The headline “Bonita’s progress linked to paving roads, some say” may seem to state the obvious.
But the issue is far from a no-brainer.
What may strike some of us as a slice of Mayberry simple life really is hard, politically dangerous work.
To pave or not pave the seven remaining miles of dirt and gravel streets within the city of Bonita Springs is a monumental undertaking. It is a quality-of-life, private-property-rights and pocketbook issue, and then some.
While some residents regard paved streets as a fundamental fact of life, others see pavement as an invitation to traffic — in direct conflict with the rustic lifestyle to which they have been accustomed. Why should anyone, even the city, force that change on someone else?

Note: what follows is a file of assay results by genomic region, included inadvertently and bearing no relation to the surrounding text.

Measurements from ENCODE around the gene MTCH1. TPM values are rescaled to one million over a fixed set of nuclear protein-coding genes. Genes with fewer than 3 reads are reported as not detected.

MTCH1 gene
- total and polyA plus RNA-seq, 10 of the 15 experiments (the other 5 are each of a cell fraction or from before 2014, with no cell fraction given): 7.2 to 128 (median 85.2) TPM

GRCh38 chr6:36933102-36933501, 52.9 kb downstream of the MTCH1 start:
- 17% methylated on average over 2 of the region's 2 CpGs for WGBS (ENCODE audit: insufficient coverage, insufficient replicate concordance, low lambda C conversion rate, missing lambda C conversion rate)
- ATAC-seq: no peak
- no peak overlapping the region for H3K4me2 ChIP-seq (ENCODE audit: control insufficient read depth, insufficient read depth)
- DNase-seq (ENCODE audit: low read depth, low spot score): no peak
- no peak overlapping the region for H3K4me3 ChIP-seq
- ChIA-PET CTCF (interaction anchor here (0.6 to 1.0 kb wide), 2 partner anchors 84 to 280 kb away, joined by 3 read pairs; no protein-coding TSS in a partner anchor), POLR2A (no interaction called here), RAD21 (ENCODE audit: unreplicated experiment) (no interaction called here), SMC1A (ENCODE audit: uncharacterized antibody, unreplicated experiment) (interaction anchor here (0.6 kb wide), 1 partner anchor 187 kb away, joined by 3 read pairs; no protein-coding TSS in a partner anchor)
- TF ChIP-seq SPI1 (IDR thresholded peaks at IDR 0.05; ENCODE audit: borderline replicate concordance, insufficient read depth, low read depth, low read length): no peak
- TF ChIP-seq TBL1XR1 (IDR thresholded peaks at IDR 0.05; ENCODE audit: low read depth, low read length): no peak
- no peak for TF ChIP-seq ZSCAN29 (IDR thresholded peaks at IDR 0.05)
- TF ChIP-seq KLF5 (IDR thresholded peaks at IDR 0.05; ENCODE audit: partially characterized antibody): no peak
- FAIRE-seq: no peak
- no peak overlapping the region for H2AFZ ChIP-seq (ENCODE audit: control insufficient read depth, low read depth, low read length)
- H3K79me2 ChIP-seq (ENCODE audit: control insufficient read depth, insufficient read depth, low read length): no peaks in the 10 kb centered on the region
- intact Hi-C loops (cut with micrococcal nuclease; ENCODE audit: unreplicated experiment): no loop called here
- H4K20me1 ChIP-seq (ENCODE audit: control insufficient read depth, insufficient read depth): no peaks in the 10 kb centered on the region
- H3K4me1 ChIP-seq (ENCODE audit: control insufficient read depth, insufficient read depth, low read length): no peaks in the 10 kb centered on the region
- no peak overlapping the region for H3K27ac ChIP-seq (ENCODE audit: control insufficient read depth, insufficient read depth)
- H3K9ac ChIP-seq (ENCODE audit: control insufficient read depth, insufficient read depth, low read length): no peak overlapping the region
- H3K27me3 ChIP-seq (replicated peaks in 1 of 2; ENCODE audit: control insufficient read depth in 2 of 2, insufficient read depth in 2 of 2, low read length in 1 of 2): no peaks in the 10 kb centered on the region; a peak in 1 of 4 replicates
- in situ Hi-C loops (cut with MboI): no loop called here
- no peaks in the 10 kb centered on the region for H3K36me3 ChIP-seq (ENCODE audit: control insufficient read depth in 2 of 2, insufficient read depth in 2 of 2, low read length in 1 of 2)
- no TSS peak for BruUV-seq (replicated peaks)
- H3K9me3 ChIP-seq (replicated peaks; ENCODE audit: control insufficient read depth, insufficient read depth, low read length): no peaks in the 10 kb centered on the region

Plus, there is the expense — a thorny issue even in good times when people have money to spend.
Bonita Springs City Council has, pardon the expression, been down this road before. Members will be on it for some time.
Other areas that have undergone ultra-local decisions on infrastructure — such as sewers to replace septic tanks, and sidewalks to replace bushes and trees — understand where Bonita is and is headed.
Minus a manual for getting the job done with everybody being happy, we encourage Bonita to stay on the path already chosen — with plenty of listening and learning from the public, and plenty of patience.